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What's happening to my $1?

by Not_a_Number (Parson)
on Jan 20, 2004 at 20:25 UTC ( #322697=perlquestion: print w/ replies, xml ) Need Help??
Not_a_Number has asked for the wisdom of the Perl Monks concerning the following question:

I was experimenting with parsing a flat file like in __DATA__ below, and I tried out the following (NB the snippets below work with strict and warnings, removed here for brevity):

my %totals; while ( <DATA> ) { chomp; if ( /(^[a-z].*$)/i ) { $totals{$1} = 0 unless $totals{$1}; } else { $totals{$1} += $_; } } print "$_: $totals{$_}\n" for keys %totals; __DATA__ player1 11 22 11 player2 10 21 player1 22

This outputs, as expected(?):

player1: 66 player2: 31

Similarly, the following works:

while ( <DATA> ) { if ( /^([A-Z]+)$/ ) { print "In if: $1\n"; } else { print "In else: $1\n"; } } __DATA__ FOO 1234 xyz BAR dfgdfg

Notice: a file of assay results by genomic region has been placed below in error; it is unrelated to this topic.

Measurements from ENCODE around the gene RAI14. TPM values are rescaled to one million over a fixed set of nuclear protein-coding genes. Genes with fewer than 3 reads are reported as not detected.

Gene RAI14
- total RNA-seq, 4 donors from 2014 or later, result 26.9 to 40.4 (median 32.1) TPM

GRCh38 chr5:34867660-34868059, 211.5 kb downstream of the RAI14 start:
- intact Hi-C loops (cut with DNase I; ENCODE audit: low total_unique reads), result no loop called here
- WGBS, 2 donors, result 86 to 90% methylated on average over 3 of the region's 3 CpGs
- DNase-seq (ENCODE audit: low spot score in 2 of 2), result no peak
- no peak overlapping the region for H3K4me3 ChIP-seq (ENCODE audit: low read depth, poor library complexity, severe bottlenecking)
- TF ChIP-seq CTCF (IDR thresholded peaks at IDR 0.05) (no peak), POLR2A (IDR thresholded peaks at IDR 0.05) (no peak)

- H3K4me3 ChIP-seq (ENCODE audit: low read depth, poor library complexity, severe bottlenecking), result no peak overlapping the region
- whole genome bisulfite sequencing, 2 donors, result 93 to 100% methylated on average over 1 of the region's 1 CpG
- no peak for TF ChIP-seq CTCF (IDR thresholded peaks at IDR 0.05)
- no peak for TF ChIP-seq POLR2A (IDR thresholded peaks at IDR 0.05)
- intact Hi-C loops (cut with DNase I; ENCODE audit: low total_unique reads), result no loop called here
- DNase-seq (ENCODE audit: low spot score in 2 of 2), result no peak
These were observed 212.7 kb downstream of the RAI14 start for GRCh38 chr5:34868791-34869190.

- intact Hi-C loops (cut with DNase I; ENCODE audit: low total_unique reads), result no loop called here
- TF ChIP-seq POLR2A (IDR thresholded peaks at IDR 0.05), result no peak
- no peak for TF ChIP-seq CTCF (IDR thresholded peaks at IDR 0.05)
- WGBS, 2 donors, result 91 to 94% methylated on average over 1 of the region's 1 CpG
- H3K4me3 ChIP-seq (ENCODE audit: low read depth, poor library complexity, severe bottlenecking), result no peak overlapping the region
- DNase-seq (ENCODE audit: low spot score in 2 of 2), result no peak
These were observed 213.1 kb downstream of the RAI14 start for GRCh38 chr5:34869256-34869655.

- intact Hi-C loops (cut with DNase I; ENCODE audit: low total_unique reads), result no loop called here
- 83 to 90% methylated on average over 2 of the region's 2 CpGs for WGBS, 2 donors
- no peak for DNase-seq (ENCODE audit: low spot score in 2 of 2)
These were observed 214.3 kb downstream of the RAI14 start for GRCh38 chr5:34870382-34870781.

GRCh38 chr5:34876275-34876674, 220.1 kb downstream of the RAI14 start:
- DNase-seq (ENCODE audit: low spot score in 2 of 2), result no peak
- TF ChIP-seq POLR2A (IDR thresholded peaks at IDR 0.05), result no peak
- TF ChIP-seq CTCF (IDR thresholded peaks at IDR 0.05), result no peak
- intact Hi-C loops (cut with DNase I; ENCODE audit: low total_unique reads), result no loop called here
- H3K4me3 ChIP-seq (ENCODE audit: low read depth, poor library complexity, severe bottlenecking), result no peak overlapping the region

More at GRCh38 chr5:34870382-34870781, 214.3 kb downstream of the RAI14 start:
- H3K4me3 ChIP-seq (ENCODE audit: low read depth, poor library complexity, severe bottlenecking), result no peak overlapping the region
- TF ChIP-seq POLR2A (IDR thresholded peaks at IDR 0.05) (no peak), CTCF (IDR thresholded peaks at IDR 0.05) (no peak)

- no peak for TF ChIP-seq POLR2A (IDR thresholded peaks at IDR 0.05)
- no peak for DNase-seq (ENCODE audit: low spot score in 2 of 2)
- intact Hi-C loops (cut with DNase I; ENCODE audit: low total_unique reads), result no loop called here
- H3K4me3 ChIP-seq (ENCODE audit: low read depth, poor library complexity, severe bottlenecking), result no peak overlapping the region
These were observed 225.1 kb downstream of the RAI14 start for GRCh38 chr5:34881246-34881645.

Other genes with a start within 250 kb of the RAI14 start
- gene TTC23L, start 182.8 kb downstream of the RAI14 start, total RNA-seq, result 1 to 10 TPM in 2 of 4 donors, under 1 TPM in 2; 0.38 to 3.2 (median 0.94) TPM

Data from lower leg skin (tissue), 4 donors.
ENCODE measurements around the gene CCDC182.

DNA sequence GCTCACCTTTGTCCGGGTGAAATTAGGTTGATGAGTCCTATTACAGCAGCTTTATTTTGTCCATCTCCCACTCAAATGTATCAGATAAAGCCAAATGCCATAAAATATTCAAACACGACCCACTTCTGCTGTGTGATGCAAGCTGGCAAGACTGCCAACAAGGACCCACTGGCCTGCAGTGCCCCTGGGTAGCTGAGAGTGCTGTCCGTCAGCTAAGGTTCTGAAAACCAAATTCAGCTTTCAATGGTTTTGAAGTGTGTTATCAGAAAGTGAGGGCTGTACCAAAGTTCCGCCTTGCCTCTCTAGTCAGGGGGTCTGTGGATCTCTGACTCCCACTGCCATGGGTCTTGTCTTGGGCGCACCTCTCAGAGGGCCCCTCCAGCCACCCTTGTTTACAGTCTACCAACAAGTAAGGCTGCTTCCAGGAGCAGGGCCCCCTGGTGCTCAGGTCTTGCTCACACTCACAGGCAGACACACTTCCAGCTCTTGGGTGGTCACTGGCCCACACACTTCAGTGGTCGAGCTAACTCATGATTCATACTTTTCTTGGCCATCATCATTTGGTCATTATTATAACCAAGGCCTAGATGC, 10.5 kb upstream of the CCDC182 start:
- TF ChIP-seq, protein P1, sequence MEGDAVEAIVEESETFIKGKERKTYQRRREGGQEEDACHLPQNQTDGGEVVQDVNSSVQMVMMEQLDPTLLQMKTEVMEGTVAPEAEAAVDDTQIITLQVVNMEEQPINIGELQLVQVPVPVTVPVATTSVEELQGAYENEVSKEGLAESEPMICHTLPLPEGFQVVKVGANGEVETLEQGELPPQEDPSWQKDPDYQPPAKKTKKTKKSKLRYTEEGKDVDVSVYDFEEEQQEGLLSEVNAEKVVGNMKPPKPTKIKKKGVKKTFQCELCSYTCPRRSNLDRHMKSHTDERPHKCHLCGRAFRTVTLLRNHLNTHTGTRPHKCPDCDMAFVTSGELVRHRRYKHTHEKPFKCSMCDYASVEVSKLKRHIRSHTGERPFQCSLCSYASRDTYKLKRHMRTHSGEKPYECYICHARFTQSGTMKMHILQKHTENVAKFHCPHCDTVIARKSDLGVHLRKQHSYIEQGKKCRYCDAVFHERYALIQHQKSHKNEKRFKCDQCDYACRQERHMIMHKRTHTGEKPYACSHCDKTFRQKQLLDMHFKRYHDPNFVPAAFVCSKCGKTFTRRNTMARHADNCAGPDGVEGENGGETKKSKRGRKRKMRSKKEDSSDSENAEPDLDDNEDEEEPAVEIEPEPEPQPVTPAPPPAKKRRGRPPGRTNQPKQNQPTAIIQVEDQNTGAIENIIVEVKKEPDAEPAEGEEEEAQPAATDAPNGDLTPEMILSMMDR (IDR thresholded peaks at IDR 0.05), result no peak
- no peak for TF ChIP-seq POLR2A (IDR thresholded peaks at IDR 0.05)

Output:

In if: FOO In else: FOO In else: FOO In if: BAR In else: BAR

But if I change my data to:

__DATA__ FOO 1234 Xyz BAR DFGdfg

(Note capitalisation changes in lines 3 and 5), the output is:

In if: FOO In else: FOO In else: F In if: BAR In else: B

...whereas I would have expected the result to be the same.

From perldoc perlre:

The numbered variables ($1, $2, $3, etc.) <snip> are all dynamically scoped until the end of the enclosing block or until the next successful match, whichever comes first.
But $1 can't have gone out of scope (or could it?) or the original snippet wouldn't have worked; and there can't have been a 'next successful match' (or could there?) since the code fell through to the else clause??

Additionally, if I change (for example) my last data item to a string that begins with something other than a capital letter but then contains at least one capital (eg 'dFgdfg' or '2FGdfg)', I get an 'uninitialized value' warning, because $1 is empty.

Since I get no warnings for 'Xyz' and 'DFGdfg', why does $1 apparently just contain the first capital letter of the previous match in these cases?

Or am I missing something obvious?

(Tested on Win XP/AS 5.61 and Mandrake Linux/5.81)

TIA

Yours,

Confused of Paris

Edited by Chady -- added readmore tags.

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Re: What's happening to my $1?
by blokhead (Monsignor) on Jan 20, 2004 at 20:49 UTC